12 Dead Miners and a President's Priorities

Wednesday, January 04, 2006

12 Dead Miners and a President's Priorities

Free-market conservatives and their GOP allies rarely miss a chance to deride the need for government regulation of businesses. Over the past few decades, their anti-regulatory message has resonated with the voters. It remains to be seen if these attitudes will be changed at all by the news early this morning that 12 coal miners died after an underground explosion at a mine in Upshur County, West Virginia.

As the Washington Post reported today:
Time and again over the past four years, federal mining inspectors documented the same litany of problems at central West Virginia's Sago Mine: mine roofs that tended to collapse without warning. Faulty or inadequate tunnel supports. A dangerous buildup of flammable coal dust.

Yesterday, the mine's safety record came into sharp focus as officials searched for explanations for Monday's underground explosion ...

In the past two years, the mine was cited 273 times for safety violations, of which about a third were classified as "significant and substantial," according to documents compiled by the Labor Department's Mine Safety and Health Administration (MSHA). Many were for problems that could contribute to accidental explosions or the collapse of mine tunnels, records show.

... The average number of working days lost (at Sago) because of accidents in the past five years was nearly double the national average for underground coal mines, MSHA documents show.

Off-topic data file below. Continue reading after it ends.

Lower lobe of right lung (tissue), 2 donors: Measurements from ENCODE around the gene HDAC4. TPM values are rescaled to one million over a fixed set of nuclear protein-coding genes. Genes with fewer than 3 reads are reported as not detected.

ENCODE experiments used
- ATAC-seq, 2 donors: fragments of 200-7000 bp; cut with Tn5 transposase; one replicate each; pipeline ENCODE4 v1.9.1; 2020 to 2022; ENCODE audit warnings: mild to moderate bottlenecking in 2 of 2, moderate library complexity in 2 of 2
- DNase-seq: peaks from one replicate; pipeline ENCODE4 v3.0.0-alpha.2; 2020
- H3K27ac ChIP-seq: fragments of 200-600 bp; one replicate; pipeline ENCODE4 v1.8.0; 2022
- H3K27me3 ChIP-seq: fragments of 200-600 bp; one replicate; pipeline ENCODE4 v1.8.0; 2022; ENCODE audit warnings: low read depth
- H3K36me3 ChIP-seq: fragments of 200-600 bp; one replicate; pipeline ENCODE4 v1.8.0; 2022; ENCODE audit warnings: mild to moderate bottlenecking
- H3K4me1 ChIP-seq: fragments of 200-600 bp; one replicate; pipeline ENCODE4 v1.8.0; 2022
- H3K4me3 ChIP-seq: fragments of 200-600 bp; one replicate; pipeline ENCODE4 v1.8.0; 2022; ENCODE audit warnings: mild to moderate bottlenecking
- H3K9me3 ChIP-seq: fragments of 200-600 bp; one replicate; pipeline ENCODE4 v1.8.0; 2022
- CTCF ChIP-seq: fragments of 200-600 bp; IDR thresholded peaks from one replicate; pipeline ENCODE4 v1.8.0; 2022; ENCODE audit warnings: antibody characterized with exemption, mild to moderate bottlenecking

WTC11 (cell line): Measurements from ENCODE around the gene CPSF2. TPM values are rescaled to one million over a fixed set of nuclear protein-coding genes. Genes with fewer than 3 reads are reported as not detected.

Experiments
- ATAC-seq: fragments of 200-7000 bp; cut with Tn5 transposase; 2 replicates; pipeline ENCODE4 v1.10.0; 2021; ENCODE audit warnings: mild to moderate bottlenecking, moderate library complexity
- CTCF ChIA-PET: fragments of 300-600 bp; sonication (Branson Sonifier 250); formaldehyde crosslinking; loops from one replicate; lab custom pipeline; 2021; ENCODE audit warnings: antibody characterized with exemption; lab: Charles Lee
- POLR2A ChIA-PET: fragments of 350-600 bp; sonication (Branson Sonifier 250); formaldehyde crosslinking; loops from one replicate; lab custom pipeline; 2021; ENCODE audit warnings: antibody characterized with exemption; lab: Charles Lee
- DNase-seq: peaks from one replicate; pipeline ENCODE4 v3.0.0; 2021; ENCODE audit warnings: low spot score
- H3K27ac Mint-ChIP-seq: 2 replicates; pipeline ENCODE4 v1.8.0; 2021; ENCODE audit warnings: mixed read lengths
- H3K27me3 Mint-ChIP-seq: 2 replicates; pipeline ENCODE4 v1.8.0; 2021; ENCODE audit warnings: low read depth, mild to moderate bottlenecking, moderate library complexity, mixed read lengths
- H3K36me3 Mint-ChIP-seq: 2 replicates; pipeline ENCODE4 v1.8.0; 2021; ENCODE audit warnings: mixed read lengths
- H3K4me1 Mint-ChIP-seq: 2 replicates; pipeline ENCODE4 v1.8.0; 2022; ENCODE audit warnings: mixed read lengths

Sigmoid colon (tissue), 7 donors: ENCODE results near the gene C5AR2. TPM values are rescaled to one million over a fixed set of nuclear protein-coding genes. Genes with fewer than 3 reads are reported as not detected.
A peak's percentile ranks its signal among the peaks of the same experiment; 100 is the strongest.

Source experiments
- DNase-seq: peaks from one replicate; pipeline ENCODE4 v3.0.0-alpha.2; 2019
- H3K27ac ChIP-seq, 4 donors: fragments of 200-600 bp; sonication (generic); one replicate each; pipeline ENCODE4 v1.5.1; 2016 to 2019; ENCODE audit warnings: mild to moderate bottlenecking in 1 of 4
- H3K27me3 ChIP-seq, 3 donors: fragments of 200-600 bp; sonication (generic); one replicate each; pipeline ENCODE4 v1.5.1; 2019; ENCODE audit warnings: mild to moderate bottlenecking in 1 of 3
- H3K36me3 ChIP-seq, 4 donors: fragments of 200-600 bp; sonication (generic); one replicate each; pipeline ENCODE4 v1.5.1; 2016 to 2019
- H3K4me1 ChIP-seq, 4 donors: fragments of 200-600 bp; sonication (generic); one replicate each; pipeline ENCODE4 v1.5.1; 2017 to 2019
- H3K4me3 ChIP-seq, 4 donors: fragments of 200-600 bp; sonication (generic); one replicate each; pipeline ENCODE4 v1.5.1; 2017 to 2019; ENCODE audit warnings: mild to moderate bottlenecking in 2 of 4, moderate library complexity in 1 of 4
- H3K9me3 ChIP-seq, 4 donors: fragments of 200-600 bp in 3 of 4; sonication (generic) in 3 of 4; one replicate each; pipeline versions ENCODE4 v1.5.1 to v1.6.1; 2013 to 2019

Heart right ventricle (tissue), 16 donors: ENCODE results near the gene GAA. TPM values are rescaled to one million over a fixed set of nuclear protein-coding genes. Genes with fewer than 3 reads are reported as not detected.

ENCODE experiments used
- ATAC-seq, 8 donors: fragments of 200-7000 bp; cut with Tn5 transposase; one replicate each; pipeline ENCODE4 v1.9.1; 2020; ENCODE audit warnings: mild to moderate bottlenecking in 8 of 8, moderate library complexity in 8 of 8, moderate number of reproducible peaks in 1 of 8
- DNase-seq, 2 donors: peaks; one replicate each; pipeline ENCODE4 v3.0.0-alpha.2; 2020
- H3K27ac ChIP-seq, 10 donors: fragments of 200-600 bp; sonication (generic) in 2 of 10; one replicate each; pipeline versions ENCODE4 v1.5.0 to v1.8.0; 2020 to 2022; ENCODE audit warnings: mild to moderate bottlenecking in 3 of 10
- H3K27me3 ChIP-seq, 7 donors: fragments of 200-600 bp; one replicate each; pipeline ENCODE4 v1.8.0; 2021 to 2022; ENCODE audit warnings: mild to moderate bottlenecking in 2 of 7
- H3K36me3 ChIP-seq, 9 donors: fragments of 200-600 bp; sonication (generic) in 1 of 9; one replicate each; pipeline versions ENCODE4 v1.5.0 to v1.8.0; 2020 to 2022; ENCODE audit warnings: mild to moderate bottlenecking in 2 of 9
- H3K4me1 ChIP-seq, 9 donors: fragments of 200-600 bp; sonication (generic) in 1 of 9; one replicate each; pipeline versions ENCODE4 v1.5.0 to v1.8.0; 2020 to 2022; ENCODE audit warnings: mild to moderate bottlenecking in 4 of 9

The MSHA is charged with monitoring the conditions in mines, assessing penalties when necessary, and applying pressure on mine owners to improve conditions.

Perhaps President Bush can explain to the people of Upshur County, W. Va., why his administration proposed a funding level for the Mine Safety and Health Administration in the 2006 fiscal year that, adjusted for inflation, amounts to a $4.9 million reduction.

Last year, the AFL-CIO noted that Bush's anti-regulatory ideology would have other consequences for MSHA:
The Bush administration has proposed a cut in MSHA's program for standards development (from $2.3 million in FY 2005 to $2.0 million in FY 2006) and cuts in program evaluation and program administration. Like OSHA, no new major safety and health rules are planned at MSHA. Instead, many important safety and health rules have been blocked or withdrawn.

... Since taking office in 2001, the Bush administration has reduced MSHA staff by 170 positions.
Cutting "standards development" means more safety problems can slip through the cracks. Fewer staff means fewer fines and less pressure on mine companies to focus on safety. See how it works?

Yeah, it sure is a good thing we've started to get the government off the backs of those job-creating mine companies, eh Mr. President?

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